Ticks myths and facts
Tick myths and facts
Over the last few years, vets and pet owners have been reporting increased numbers of ticks on dogs. The increase may be due to warmer winters, more people exercising their dogs in rural areas, and changes to farming practices.
There are over 20 different species of tick in the UK, but all are similar in appearance. They have round bodies, four pairs of legs (as adults), no discernible head, and no wings. Tick larvae can be as small as a poppy seed, whilst a fed tick can be as large as 11mm!
Ticks can’t fly or jump, instead, climbing up plants and waiting to latch onto a host with hooks on their legs. Once on a dog, the tick burrows into the fur and feels around for a suitable feeding site. The axillae (armpits), groin, and behind the ears are common places to find ticks. Ticks don’t have heads, just mouthparts which saw into the skin whilst injecting saliva which prevents the blood clotting. Once a tick is fully engorged it drops off to begin the next part of its life cycle.
When ticks feed they can spread diseases. Many areas of the UK are high risk for Lyme’s disease and last year there were cases of Babesiosis in Essex; previously Babesiosis had only been seen in dogs which had travelled abroad.
Understandably, concerned dog owners turn to the internet for advice, but as well as good advice, there is advice which is potentially dangerous:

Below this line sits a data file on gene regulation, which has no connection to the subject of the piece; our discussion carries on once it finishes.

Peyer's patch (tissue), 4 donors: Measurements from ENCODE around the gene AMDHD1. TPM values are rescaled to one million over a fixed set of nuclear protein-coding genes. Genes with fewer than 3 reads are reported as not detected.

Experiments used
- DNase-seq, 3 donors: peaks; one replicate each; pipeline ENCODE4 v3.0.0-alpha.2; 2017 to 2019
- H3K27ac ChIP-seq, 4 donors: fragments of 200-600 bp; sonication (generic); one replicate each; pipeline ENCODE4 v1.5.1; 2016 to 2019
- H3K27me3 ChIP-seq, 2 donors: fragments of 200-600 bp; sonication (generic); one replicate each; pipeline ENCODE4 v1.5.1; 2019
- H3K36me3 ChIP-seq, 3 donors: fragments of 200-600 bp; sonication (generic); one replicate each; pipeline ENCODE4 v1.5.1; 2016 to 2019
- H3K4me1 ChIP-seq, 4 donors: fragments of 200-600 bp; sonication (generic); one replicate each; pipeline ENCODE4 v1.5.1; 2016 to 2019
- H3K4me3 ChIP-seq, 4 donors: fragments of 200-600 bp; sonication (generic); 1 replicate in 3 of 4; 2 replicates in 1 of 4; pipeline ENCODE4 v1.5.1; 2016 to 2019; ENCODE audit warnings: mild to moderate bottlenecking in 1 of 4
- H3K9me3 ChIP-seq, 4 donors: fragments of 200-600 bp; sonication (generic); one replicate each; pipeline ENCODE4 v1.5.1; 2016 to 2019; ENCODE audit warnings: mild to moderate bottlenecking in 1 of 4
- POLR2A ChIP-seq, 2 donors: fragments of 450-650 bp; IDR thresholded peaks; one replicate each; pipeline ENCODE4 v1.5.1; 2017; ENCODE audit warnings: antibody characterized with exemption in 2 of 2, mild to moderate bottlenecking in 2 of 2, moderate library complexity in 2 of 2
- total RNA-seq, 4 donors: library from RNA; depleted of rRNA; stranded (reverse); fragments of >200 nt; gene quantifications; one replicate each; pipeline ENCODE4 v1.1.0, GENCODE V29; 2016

The myth: Ticks can be killed by covering them with Vaseline/ liquid soap/ peppermint oil/ whisky etc.
The truth: True, but very dangerous! Smothering a tick increases the risk of it regurgitating blood into the host and spreading disease.
The myth: You must be careful not to leave the head in.
The truth: Ticks don’t have heads. You should be careful not to break off the mouth parts but even if you do the dog will recover.
The myth: Red lump means the head is still in the skin.
The truth: Again, ticks don’t have heads. A red swelling is common even with proper removal as it is often a reaction to the tick saliva.
The myth: Ticks won’t spread disease for 48hours after biting.
The truth: This was believed to be true until very recently. It is now thought that disease can sometimes be spread as soon as a tick bites.
The easiest way to remove a tick is using a specially designed tick hook; they simply slide under the body and when you rotate the tick lifts off. Removed ticks should be wrapped in tissue and flushed away, they must never be crushed.
Many different tick spot-ons, tablets, sprays, and collars are available if your dog is prone to getting ticks. Some repel ticks, but others need the tick to bite; others might be less suitable for dogs who swim regularly. Speak to your vet who can suggest the best options for your dog. Tick-borne diseases can be slow to show symptoms, so mention any bites to your vet even if they occurred months before an illness.